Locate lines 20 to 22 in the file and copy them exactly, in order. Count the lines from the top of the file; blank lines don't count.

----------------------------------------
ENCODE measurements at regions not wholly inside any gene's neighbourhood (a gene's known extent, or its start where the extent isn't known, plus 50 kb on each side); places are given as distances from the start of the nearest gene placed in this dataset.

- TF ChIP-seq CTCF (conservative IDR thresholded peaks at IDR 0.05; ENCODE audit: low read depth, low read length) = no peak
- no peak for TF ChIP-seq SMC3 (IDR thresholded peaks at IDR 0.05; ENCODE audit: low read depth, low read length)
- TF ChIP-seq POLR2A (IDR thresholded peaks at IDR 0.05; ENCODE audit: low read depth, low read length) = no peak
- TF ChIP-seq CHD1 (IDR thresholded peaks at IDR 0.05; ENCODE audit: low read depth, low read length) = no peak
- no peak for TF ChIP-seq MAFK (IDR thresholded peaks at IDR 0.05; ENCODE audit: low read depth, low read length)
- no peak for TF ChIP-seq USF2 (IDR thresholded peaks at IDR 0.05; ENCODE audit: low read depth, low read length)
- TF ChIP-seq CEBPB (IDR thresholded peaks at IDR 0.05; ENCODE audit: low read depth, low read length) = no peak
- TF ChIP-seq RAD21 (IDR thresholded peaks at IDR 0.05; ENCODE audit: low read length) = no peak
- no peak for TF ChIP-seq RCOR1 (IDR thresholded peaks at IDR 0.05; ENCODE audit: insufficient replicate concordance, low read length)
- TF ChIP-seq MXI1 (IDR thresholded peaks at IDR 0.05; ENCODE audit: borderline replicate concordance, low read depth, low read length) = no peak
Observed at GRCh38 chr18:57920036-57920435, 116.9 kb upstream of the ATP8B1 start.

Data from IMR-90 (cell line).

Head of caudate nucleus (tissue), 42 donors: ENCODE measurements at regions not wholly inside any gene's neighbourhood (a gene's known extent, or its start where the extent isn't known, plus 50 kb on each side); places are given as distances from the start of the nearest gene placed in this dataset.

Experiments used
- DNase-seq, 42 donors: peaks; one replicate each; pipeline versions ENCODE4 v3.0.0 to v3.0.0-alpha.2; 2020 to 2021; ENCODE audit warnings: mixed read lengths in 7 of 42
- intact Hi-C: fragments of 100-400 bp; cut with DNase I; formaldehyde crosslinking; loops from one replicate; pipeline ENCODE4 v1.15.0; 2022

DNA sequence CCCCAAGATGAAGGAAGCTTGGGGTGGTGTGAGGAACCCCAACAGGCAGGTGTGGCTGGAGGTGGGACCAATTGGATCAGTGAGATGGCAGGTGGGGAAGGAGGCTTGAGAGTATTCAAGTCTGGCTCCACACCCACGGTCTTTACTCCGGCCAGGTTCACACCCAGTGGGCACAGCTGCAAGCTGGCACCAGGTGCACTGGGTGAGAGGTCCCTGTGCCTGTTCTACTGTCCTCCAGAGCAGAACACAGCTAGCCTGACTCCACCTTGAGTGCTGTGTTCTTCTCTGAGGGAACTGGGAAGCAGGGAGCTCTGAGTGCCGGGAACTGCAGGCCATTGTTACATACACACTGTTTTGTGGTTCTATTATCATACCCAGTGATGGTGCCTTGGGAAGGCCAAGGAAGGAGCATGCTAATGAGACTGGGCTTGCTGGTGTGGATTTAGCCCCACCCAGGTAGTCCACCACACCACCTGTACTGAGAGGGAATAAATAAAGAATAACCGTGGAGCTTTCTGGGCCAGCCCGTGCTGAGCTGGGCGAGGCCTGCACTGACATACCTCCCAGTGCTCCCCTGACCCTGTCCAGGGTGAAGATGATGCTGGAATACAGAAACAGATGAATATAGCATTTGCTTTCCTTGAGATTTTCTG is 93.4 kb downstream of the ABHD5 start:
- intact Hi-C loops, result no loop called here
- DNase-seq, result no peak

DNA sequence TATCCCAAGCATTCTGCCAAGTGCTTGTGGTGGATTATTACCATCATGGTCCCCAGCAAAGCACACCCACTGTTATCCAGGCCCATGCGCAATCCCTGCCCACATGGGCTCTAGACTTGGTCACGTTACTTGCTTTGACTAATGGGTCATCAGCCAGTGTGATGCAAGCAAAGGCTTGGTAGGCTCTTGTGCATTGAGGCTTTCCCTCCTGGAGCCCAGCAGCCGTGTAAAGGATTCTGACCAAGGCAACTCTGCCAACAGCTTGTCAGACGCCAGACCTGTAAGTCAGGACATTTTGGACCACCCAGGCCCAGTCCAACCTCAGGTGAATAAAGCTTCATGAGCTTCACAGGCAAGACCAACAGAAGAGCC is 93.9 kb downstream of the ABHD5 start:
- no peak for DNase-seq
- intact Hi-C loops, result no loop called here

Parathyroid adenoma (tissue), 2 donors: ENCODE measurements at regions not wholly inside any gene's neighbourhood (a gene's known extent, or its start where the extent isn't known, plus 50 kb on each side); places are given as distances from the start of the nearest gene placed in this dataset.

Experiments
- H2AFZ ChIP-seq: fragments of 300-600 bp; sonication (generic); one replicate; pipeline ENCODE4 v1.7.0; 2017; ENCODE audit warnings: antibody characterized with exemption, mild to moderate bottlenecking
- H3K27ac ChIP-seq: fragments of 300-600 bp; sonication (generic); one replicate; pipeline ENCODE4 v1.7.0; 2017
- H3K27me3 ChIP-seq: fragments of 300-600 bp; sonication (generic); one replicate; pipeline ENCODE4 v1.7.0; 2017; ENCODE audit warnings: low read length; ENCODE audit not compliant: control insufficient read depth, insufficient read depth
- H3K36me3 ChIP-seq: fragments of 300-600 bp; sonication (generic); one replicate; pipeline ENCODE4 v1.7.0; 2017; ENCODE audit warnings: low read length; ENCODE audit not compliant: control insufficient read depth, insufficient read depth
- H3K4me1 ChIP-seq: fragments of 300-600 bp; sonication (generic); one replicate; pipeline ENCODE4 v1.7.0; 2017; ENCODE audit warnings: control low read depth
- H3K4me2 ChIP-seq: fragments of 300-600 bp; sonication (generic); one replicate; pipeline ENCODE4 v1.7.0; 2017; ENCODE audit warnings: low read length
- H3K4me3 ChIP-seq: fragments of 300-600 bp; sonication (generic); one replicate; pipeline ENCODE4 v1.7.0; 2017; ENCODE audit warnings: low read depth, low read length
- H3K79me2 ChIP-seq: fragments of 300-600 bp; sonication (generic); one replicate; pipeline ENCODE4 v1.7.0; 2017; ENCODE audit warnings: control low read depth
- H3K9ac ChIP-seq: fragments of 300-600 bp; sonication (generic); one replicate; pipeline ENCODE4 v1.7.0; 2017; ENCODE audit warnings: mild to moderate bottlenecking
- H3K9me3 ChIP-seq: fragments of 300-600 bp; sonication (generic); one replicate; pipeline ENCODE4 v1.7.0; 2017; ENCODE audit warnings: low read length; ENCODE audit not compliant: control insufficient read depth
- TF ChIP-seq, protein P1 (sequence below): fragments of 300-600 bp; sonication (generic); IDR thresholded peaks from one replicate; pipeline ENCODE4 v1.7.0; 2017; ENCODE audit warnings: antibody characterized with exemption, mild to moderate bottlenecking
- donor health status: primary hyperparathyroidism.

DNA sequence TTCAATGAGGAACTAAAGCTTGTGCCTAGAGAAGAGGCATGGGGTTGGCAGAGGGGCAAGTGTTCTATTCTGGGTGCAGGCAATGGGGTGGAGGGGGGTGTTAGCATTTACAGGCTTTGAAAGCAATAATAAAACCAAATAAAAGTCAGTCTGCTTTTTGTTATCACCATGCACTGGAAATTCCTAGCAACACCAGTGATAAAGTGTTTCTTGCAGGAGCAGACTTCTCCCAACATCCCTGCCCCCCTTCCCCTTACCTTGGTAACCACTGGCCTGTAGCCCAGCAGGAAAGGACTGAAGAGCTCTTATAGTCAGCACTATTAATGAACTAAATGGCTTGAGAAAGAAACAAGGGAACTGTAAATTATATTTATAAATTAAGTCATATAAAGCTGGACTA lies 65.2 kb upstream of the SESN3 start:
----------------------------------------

- DNase-seq, result no peak

DNA sequence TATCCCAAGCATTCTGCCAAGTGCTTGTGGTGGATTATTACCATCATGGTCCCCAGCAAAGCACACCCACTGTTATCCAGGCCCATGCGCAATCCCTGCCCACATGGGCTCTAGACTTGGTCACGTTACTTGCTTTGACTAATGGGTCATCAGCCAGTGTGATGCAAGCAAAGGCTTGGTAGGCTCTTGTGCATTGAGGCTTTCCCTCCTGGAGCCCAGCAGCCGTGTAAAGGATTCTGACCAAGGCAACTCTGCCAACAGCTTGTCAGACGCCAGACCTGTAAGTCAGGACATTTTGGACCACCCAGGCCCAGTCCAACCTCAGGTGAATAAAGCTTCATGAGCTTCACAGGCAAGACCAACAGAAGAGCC is 93.9 kb downstream of the ABHD5 start:
- no peak for DNase-seq